The antineoplastic agents can be incorporated into the films for a similar purpose. Thus, for example, when performing cancer surgery, the film and antineoplastic agent functions both to prevent post surgical adhesions and also to deliver the antineoplastic agent directly to tlie situs of the cancer where it is likely to be more effective than if it were introduced to the body intravenously.
When a material such as polylactic acid ("PLA")is incorporated into the films according to the invention, it has been shown that the PLA slows down or retards the dissolution of the gel/film barrier meaning the residence time of the film is increased so as to render its anti-adhesion properties more efficacious.
Additionally, other drugs can also be incorporated into the films of the invention. Among these are antibiotics - to prevent infection at the surgical site; anti-inflammatory agents to prevent inflammation at the surgical site and hormones such as human growth factor. All of these materials perform their usual pharmacological functions at the same time that the film per se is acting to prevent post surgical adhesion formation. Thus, they too can be said to be drug delivery systems.
The process for making the HA, hylan A and hylan B film compositions according to the invention involves first preparing a homogeneous aqueous solution of the starting polymer including, if necessary, the other materials described above, i.e. , heparin, antineoplastic, PLA, etc. of molecular weight as stated above, and at a concentration (by weight) of 0.05 - 10%, preferably 0.5 - 10% and placing the solution into a mold where it is allowed to settle in order to remove any air bubbles. Thereafter, the solution is subjected sequentially to freeze drying or drying at any other temperature up to about 65 °C to remove essentially all of the water and then compression to form the films. These steps will now be described in detail. The solution is placed in a suitable vacuum apparatus for freeze drying and first cooled to about -15°C, where it is held for about 1-3 hours, preferably about 2 hours after which vacuum is applied to reduce the temperature to about -30 °C. These conditions are maintained for an appropriate time that depends on the temperature in order to remove most, but not all of the water from the solution. This is what is called the primary drying phase. Next, heat is introduced to the environment, first to about 0°C for about 180-220 minutes, preferably about 200 minutes and then to about 20° to 50°C for about 400-600 minutes. There next follows what is considered the secondary drying phase for the purpose of removing interstitial water remaining behind after the primary phase. This is accomplished by reducing the vacuum for about 120 minutes or longer after which the dried disc is removed from the mold.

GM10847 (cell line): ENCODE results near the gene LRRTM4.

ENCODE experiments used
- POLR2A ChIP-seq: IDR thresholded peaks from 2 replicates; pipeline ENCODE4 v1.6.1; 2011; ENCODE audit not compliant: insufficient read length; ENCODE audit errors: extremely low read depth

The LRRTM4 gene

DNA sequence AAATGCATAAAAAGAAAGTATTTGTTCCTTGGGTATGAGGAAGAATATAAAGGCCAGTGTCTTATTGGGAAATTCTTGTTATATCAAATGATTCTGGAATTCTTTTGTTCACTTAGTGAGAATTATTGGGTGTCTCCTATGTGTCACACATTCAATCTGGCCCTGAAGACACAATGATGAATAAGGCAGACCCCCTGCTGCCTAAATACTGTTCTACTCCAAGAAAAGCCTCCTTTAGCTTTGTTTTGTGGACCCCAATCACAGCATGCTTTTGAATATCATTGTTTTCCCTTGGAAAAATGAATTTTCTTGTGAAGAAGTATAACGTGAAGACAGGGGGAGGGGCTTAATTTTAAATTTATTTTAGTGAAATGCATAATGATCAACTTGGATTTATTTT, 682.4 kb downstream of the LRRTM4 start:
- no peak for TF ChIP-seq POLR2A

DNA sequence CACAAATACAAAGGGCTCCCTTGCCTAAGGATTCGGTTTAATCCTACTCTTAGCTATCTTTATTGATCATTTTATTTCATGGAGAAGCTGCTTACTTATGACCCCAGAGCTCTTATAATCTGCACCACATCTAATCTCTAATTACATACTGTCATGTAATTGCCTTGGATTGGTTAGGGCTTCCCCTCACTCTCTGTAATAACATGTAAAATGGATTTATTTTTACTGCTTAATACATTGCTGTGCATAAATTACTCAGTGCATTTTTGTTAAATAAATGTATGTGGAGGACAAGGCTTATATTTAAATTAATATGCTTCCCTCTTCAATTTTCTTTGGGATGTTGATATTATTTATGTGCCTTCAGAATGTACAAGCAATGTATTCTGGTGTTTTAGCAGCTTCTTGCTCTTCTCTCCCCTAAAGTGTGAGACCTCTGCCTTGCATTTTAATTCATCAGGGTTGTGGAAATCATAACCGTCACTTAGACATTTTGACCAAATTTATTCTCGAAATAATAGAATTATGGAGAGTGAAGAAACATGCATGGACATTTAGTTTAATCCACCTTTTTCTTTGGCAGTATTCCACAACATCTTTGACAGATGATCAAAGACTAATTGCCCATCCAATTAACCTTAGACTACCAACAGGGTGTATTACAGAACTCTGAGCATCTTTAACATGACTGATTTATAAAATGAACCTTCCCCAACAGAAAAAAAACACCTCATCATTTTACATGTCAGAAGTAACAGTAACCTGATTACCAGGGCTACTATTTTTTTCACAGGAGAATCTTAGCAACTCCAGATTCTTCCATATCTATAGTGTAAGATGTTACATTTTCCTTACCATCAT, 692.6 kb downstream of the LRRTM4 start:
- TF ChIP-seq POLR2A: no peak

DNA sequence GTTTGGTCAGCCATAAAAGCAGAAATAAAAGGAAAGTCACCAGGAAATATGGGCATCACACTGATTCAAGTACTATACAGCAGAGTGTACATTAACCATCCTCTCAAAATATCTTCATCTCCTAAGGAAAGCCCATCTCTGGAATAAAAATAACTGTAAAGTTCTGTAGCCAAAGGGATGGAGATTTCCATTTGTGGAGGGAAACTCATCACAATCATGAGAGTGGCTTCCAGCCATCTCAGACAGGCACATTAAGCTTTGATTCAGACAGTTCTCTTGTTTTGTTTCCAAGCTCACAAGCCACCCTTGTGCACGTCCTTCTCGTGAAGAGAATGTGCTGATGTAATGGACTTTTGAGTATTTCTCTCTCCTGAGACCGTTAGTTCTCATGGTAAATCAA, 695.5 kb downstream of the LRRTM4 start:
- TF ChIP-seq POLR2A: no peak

The disc is now subjected to compression at room temperature (about 20 °C). Typically, a disc of about 6 in2 or larger is compressed between two stainless steel or tantalum plates under a force of between 500 to 15,000 pounds, or 10-450 lbs/in2. After the compression step, the preparation of the film is complete and a film having a thickness of about 0.1 - 1.5, preferably 0.2 - 0.5 mm is formed. In order to use these films in surgical procedures, they must be sterile and low in endotoxin content. Therefore, the process described above must be carried out under aseptic conditions with sterile starting materials. Alternatively, the films may be sterilized by standard sterilization procedures. Now the film is ready for use in any suitable surgical procedure. That is, the surgeon will typically cut a piece of the film of the desired thickness to the desired size and place it where needed at the site of the surgery prior to closing the site. While typically, a flat piece of film is placed in an open surgical site, it is also possible to use the film in other ways; e.g., by rolling up a small piece of the film and inserting it into a cannula which may then be injected into an arthroscopic surgical site through tubes or cannula or other appropriate delivery systems.
The process for preparing the films of the invention can also be performed by drying the solution under non-freeze drying conditions, for example, at temperatures of up to about 65 °C, after which the compression is effected as described above.
The present invention is described in more detail in the following examples. These examples are given merely by way of illustration and are not intended to limit the invention as set forth in the claims.
Therefore, to summarize, the present invention provides hyaluronan based solid compositions and salts thereof for preventing post surgical adhesions;